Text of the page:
Nothing is quite so quiet and clean
As snow that falls in the night;
And is n't it jolly to jump from bed
And find the whole world white?
It lies on the window ledges,
It lies on the boughs of the trees,
While sparrows crowd at the kitchen door,
With a pitiful "If you please?"
It lies on the arm of the lamp-post,
Where the lighter's ladder goes,
And the policeman under it beats his arms,
And stamps—to feel his toes;
The butcher's boy is rolling a ball
To throw at the man with coals,
And old Mrs. Ingram has fastened a piece
Of flannel under her soles;
No sound there is in the snowy road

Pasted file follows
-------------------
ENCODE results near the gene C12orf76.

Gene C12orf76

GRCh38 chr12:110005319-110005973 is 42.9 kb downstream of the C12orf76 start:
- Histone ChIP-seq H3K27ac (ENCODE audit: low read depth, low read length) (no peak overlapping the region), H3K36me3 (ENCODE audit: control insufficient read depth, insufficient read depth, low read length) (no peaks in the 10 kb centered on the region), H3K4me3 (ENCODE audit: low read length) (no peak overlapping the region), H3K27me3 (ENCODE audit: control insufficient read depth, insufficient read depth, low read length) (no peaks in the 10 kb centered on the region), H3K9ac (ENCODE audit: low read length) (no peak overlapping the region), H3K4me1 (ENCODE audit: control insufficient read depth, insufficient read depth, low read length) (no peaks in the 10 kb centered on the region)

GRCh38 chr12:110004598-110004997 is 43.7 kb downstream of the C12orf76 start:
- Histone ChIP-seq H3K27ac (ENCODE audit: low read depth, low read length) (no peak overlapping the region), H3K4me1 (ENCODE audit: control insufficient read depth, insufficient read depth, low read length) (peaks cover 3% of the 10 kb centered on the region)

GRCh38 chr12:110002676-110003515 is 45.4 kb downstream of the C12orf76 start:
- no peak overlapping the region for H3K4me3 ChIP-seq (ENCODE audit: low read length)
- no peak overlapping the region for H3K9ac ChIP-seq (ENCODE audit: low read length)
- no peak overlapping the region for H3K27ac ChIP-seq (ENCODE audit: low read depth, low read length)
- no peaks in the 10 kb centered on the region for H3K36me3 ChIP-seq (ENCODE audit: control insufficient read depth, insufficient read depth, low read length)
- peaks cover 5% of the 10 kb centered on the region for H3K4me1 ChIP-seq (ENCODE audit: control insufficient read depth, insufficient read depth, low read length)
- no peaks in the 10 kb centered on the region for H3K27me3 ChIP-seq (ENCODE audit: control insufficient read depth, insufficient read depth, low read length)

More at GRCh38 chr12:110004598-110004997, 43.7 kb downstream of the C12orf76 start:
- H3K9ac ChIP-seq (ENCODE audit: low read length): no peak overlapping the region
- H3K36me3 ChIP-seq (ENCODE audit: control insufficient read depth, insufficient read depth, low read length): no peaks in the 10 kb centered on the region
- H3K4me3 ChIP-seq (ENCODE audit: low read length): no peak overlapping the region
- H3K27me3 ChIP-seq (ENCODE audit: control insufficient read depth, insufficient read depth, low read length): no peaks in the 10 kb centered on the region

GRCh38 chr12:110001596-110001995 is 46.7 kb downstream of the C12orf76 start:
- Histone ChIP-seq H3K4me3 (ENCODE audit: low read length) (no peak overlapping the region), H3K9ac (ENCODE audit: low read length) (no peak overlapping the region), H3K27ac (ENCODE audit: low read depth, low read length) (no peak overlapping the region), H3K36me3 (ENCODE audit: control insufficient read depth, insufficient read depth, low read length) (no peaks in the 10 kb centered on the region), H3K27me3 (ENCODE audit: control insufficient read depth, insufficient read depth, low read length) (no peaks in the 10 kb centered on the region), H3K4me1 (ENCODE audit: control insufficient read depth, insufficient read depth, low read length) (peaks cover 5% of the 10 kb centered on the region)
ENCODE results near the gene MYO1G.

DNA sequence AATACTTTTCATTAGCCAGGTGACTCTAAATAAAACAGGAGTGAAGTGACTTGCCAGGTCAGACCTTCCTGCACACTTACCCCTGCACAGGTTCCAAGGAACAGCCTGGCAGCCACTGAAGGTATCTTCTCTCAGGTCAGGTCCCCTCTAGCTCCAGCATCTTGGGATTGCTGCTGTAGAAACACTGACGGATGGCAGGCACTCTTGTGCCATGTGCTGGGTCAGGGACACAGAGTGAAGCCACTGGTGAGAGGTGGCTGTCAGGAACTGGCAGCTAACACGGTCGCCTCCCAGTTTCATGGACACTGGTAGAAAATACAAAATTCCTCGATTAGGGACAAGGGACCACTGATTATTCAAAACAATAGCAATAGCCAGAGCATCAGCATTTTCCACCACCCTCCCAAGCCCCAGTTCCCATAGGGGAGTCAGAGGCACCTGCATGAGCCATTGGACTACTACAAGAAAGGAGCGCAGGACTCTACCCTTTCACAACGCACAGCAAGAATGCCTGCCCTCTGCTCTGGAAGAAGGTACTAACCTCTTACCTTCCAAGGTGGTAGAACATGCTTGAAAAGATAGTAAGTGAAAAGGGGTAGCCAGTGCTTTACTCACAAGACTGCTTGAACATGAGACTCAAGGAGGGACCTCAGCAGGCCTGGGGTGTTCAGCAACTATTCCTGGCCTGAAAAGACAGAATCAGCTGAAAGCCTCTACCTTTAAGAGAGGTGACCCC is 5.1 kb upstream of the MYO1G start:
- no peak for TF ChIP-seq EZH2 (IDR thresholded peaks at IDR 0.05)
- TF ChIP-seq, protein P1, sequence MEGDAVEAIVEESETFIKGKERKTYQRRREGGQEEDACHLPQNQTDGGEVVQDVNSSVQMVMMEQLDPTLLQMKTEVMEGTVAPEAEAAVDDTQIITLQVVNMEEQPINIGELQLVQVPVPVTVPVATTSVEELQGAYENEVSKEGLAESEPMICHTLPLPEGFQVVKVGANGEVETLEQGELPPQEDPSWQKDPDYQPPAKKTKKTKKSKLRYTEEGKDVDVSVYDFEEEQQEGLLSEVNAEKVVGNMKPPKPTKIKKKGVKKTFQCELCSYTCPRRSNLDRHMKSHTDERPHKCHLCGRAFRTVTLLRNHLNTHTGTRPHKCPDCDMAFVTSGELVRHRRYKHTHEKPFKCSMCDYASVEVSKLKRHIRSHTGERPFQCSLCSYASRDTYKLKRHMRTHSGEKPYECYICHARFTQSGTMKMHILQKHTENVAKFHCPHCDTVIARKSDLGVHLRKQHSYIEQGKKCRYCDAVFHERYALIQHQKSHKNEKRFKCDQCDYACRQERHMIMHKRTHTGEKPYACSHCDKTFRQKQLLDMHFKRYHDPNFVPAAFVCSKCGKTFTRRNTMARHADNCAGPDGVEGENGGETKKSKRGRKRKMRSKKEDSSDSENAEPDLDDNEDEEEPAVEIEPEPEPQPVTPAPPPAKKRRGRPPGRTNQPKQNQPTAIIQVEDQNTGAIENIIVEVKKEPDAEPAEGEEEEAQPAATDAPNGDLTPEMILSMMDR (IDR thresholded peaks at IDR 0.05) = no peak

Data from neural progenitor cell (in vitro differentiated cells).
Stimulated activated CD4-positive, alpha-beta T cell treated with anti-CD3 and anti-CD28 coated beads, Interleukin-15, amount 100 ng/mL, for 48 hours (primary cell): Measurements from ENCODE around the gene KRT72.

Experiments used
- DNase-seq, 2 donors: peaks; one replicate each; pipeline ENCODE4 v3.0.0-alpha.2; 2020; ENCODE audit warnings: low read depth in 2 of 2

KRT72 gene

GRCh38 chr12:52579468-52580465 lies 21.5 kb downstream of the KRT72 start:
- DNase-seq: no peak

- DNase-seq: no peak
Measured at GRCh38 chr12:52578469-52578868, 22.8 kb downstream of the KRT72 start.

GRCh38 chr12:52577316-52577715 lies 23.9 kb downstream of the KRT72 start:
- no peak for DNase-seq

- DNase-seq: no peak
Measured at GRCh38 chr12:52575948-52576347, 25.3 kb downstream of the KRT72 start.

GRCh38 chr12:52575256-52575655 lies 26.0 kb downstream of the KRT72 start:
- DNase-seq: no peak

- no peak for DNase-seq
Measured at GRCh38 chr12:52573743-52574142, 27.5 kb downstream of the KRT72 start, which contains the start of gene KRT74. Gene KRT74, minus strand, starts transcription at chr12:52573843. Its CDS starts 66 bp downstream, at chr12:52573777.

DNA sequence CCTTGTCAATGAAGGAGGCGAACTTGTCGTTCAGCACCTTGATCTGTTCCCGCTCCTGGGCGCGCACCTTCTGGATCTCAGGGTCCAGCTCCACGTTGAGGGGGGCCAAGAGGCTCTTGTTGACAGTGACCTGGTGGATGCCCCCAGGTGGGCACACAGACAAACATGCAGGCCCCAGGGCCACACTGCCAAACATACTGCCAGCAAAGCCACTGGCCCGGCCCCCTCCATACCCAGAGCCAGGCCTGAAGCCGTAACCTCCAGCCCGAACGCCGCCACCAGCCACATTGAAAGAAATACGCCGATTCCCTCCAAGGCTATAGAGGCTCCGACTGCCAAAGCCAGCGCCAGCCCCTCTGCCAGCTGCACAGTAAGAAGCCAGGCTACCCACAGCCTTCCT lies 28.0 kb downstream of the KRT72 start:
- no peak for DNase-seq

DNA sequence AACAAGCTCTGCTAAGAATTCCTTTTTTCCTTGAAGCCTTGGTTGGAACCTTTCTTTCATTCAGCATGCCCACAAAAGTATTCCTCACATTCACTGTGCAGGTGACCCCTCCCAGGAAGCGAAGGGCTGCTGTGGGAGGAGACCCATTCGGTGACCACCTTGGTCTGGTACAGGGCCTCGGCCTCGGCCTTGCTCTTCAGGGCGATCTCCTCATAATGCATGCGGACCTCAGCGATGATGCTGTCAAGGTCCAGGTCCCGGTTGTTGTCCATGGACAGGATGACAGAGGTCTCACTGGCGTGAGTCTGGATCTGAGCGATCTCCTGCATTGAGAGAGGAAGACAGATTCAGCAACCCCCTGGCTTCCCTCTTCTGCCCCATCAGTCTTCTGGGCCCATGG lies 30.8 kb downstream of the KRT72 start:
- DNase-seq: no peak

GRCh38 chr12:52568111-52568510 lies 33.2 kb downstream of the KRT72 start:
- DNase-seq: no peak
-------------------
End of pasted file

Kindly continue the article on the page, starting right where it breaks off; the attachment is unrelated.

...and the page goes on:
From the horses' cautious feet,
And all is hushed but the postman's knocks
Rat-tatting down the street,
Till men come round with shovels
To clear the snow away,—
What a pity it is that when it falls
They never let it stay!
And while we are having breakfast
Papa says, "Isn't it light?
And all because of the thousands of geese
The Old Woman plucked last night.
"And if you are good," he tells us,
"And attend to your A B C,
You may go in the garden and make a snow man
As big or bigger than me."